Posts Tagged ‘quality’

Quality Results Guaranteed

September 12, 2008

The trick to doing most anything well is doing it badly first.

My favorite illustration of this comes from the pages of a wonderful (short) book called Art & Fear by David Bayles and Ted Orland:

“The ceramics teacher announced on opening day that he was dividing the class into two groups. All those on the left side of the studio, he said, would be graded solely on the quantity of work they produced, all those on the right solely on its quality. His procedure was simple: on the final day of class he would bring in his bathroom scales and weigh the work of the “quantity” group: fifty pound of pots rated an “A”, forty pounds a “B”, and so on. Those being graded on “quality”, however, needed to produce only one pot – albeit a perfect one – to get an “A”. Well, came grading time and a curious fact emerged: the works of highest quality were all produced by the group being graded for quantity. It seems that while the “quantity” group was busily churning out piles of work – and learning from their mistakes – the “quality” group had sat theorizing about perfection, and in the end had little more to show for their efforts than grandiose theories and a pile of dead clay.”

Perhaps it is truer to say that the trick to doing most anything well is DOING the thing in the first place. The hurdle lies in moving from contemplation into action…and the best way over the hurdle is practice.  Far too often, we don’t give ourselves permission to practice — to dive in head first, make a mess of things…in essence, create a bunch of ugly pots.

But what if we did?  What if, more often than not, we moved across the great divide between contemplation and action by focusing on doing rather than on doing well?  What if we set our sights on the quantity of practice rather than on the quality of our efforts?

Consider it…What would change for you if you gave yourself more permission to practice?

Jen

P.S. Many thanks for the terrific response to last month’s ZoomLetter on Laughter! Friend and veteran television director & producer, Abby Russell, makes it her mission to share the benefits of laughter with others.  Abby is the founder of Comedy Fights Cancer, a non-profit organization that delivers live and taped stand-up comedy to patients in hospitals and care facilities and organizes comedy benefits to raise money for cancer research.  CFC’s mission is to improve patient quality of life through humor. Learn more about this amazing organization at www.comedyfightscancer.org.

Jen helps people to set goals and then exceed their own expectations!
Her personal & career coaching programs are custom-designed for students and professionals.  Her work has been featured in The New York Times, The Financial Times, Smart Money, Forbes.com, Time Out New York, and on The Today Show.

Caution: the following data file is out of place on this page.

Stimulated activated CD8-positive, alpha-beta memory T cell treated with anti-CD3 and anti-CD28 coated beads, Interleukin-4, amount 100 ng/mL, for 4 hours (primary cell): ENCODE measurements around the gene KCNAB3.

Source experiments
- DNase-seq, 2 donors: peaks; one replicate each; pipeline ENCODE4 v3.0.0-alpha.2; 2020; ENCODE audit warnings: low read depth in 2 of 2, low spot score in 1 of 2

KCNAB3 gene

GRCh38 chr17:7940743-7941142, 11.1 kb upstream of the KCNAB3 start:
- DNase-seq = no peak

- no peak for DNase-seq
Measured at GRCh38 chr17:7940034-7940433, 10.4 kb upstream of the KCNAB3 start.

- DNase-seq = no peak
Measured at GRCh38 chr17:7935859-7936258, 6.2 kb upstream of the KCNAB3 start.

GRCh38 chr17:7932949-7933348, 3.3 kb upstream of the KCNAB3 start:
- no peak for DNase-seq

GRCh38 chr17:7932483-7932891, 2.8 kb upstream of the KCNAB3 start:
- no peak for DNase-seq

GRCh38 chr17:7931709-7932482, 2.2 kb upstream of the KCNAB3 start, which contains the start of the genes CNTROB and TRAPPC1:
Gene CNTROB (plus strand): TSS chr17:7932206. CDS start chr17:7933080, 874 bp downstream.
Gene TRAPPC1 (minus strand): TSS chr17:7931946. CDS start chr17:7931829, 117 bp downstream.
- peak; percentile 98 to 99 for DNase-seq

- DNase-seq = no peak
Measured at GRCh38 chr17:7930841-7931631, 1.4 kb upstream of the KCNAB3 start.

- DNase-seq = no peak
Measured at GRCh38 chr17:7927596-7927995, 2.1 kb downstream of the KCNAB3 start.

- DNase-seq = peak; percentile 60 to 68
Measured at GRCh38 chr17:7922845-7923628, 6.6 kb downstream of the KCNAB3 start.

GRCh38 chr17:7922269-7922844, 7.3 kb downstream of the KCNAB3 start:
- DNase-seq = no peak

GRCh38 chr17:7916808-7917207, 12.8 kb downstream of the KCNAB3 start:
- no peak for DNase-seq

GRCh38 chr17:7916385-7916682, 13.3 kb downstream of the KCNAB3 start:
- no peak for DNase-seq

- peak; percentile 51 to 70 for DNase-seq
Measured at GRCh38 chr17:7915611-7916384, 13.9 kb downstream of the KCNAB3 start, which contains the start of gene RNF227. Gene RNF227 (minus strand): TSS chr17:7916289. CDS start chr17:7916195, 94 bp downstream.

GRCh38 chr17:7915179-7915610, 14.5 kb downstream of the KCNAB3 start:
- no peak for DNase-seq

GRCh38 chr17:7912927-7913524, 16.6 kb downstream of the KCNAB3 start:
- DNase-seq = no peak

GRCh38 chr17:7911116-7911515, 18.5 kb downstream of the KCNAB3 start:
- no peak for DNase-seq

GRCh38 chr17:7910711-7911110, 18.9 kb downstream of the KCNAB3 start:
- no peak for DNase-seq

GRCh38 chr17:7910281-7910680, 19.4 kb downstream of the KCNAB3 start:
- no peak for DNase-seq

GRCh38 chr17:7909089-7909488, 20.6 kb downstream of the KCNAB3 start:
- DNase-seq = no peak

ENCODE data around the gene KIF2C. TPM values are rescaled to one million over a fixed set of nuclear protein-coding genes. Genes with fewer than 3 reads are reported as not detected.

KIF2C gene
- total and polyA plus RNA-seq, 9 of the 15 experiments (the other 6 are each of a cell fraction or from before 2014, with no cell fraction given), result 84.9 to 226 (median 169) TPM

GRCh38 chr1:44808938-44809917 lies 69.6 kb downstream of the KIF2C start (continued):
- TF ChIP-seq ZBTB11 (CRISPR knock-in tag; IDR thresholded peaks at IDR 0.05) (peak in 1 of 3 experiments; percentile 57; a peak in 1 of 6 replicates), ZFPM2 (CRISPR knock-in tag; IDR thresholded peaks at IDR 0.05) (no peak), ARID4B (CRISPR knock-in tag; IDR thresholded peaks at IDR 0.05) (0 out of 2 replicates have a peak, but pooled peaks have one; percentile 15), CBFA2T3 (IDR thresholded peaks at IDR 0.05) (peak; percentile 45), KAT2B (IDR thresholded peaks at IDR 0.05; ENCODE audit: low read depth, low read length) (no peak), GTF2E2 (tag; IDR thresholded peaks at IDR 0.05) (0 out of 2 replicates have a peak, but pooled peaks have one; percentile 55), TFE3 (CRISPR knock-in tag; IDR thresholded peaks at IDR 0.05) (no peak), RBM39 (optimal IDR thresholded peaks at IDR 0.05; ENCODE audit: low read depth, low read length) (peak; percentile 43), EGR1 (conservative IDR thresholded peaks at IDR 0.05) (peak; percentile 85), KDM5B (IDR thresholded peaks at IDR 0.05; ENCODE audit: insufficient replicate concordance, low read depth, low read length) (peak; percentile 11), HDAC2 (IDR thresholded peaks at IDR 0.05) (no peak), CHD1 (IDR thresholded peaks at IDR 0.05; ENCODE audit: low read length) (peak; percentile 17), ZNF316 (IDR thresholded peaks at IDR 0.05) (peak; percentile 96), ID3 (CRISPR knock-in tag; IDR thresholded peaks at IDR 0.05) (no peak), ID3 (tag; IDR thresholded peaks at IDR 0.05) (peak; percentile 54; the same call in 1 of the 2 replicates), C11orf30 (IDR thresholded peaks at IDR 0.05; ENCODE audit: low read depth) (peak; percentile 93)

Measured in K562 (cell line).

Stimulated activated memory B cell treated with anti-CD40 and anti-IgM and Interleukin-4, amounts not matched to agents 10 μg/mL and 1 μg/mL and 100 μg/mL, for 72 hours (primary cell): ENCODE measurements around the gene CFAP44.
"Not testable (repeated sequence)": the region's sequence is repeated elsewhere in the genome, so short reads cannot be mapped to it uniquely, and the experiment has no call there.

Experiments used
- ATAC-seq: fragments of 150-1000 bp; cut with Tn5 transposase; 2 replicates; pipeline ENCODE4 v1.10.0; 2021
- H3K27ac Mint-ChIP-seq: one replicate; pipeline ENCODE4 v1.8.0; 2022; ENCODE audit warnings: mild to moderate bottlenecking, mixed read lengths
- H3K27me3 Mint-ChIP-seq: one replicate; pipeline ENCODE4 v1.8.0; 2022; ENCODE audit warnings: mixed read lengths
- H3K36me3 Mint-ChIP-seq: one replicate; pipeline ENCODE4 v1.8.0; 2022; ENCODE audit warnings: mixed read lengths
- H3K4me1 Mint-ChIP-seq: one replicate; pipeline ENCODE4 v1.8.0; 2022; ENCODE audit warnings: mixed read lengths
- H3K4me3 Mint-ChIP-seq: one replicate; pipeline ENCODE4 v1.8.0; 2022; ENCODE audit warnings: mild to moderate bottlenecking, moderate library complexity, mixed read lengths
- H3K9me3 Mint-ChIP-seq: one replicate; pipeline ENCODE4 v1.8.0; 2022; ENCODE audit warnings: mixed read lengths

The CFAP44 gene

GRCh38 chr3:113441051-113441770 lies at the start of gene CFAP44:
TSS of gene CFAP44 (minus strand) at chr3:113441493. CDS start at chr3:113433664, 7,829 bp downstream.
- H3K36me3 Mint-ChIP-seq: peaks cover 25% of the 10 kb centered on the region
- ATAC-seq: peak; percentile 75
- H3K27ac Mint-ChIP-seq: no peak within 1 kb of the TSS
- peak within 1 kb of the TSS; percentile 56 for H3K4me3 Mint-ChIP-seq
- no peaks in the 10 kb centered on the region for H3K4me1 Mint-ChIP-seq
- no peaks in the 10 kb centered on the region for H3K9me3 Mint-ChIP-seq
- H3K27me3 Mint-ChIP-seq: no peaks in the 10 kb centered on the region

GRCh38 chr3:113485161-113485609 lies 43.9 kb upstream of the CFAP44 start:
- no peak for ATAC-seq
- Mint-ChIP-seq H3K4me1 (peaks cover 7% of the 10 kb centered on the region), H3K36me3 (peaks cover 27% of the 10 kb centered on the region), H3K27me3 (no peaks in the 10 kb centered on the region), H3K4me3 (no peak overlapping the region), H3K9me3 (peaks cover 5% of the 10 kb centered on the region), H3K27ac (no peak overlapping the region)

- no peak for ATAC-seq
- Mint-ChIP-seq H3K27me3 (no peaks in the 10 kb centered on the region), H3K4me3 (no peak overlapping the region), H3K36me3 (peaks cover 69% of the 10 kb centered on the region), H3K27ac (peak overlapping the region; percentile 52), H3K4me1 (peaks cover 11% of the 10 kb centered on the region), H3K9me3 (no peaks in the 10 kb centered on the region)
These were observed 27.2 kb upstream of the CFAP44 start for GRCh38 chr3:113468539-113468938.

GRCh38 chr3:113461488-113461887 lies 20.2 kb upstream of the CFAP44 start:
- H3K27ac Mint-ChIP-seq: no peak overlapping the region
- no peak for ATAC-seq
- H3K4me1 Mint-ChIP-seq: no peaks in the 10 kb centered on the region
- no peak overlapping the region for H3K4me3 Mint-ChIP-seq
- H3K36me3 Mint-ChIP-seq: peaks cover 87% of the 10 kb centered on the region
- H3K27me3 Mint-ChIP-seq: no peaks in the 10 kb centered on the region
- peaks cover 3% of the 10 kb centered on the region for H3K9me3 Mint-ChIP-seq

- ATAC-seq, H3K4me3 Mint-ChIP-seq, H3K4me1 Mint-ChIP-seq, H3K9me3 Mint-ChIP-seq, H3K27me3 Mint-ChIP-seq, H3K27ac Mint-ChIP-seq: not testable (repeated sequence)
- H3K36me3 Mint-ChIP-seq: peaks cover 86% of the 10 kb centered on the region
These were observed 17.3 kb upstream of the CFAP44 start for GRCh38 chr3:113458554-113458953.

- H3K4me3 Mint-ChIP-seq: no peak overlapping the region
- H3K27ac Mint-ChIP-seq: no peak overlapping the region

To learn more about Jen’s private coaching services, or to schedule an introductory session, please contact Jen directly:

Phone: 914.617.8283
Email: Jen@JZBcoaching.com

Visit Jen on the Web at  www.JZBcoaching.com
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I’m Writing a Novel in 31-Days Flat!

January 5, 2008

It’s true…I’m writing a 50,000 word novel from scratch in one month’s time.


Why? Probably for similar reasons that some folks run marathons — I’ve always wanted to; it’s possible; and I’m imagining it feels really good to cross the finish line!

I started typing on January 1st at 2:00pm, and so far, I’m 8,338 words into writing. Those of you who are clients of mine know that I take wild-eyed delight in off-beat, “push the envelope” types of actions. I also believe that any coach worth her salt must take the same kinds of risks (and do the same types of “crazy” things) she asks of her clients. I am also downright intrigued by the concept that a focus on quantity (50,000 words) while overlooking quality (i.e. saying goodbye to dreams of penning the great American novel) banishes perfectionism, provides a needed kick in the pants…and in a wild and extraordinary way, tends to yield quality in the very act of doing. I’m game to be my own guinea-pig here, creating 2-3 hours of writing time each day — before, after, and between clients — and will let you know how it goes towards the end of this month!

If you’re curious about what inspired me, check out the National Novel Writing Month website (www.NaNoWriMo.com). Every November, thousands of people around the globe embark on a month-long journey into novel writing, supporting each other as cyber-companions. The “friendly competition” is open to anyone, according to NaNoWriMo, who values “enthusiasm and perseverance over painstaking craft…[and who has] thought fleetingly about writing a novel but has been scared away by the time and effort involved. Because of the limited writing window, the ONLY thing that matters in NaNoWriMo is output.”

I missed last November’s window, so I bought the NaNoWriMo book (“No Plot, No Problem” by Chris Baty), and committed to braving the writing waters on my own this month. I’d love for you to join me in the adventure — message me here.

I’ll catch you on the other side of “THE END”…

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